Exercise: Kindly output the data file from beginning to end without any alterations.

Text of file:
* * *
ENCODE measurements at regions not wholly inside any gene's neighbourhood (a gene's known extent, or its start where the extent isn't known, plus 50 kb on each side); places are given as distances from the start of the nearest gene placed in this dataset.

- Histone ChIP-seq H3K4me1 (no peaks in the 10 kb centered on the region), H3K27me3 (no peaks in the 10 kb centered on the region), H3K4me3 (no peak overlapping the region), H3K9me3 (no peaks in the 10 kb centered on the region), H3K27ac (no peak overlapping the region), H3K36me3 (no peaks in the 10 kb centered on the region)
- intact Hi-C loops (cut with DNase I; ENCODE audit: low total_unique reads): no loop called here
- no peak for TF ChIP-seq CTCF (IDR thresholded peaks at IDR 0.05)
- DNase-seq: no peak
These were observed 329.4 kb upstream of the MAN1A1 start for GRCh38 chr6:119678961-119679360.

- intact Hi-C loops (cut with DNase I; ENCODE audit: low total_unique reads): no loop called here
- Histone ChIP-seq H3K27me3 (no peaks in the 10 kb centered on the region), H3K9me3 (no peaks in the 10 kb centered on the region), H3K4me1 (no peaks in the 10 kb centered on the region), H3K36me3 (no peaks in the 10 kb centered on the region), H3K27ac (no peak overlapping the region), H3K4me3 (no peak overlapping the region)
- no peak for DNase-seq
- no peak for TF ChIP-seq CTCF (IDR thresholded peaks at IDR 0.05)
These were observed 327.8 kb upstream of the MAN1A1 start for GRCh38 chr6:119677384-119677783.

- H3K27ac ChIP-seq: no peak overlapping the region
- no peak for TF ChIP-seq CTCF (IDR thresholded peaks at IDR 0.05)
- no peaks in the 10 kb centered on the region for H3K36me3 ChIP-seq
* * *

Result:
ENCODE measurements at regions not wholly inside any gene's neighbourhood (a gene's known extent, or its start where the extent isn't known, plus 50 kb on each side); places are given as distances from the start of the nearest gene placed in this dataset.

- Histone ChIP-seq H3K4me1 (no peaks in the 10 kb centered on the region), H3K27me3 (no peaks in the 10 kb centered on the region), H3K4me3 (no peak overlapping the region), H3K9me3 (no peaks in the 10 kb centered on the region), H3K27ac (no peak overlapping the region), H3K36me3 (no peaks in the 10 kb centered on the region)
- intact Hi-C loops (cut with DNase I; ENCODE audit: low total_unique reads): no loop called here
- no peak for TF ChIP-seq CTCF (IDR thresholded peaks at IDR 0.05)
- DNase-seq: no peak
These were observed 329.4 kb upstream of the MAN1A1 start for GRCh38 chr6:119678961-119679360.

- intact Hi-C loops (cut with DNase I; ENCODE audit: low total_unique reads): no loop called here
- Histone ChIP-seq H3K27me3 (no peaks in the 10 kb centered on the region), H3K9me3 (no peaks in the 10 kb centered on the region), H3K4me1 (no peaks in the 10 kb centered on the region), H3K36me3 (no peaks in the 10 kb centered on the region), H3K27ac (no peak overlapping the region), H3K4me3 (no peak overlapping the region)
- no peak for DNase-seq
- no peak for TF ChIP-seq CTCF (IDR thresholded peaks at IDR 0.05)
These were observed 327.8 kb upstream of the MAN1A1 start for GRCh38 chr6:119677384-119677783.

- H3K27ac ChIP-seq: no peak overlapping the region
- no peak for TF ChIP-seq CTCF (IDR thresholded peaks at IDR 0.05)
- no peaks in the 10 kb centered on the region for H3K36me3 ChIP-seq